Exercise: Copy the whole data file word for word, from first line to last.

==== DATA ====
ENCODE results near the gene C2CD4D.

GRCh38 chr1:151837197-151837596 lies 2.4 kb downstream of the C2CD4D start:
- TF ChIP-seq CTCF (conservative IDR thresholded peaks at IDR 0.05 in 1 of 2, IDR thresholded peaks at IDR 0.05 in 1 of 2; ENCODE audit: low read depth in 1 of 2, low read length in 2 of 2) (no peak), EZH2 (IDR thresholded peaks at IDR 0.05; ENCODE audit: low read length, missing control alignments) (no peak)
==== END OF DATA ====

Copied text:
ENCODE results near the gene C2CD4D.

GRCh38 chr1:151837197-151837596 lies 2.4 kb downstream of the C2CD4D start:
- TF ChIP-seq CTCF (conservative IDR thresholded peaks at IDR 0.05 in 1 of 2, IDR thresholded peaks at IDR 0.05 in 1 of 2; ENCODE audit: low read depth in 1 of 2, low read length in 2 of 2) (no peak), EZH2 (IDR thresholded peaks at IDR 0.05; ENCODE audit: low read length, missing control alignments) (no peak)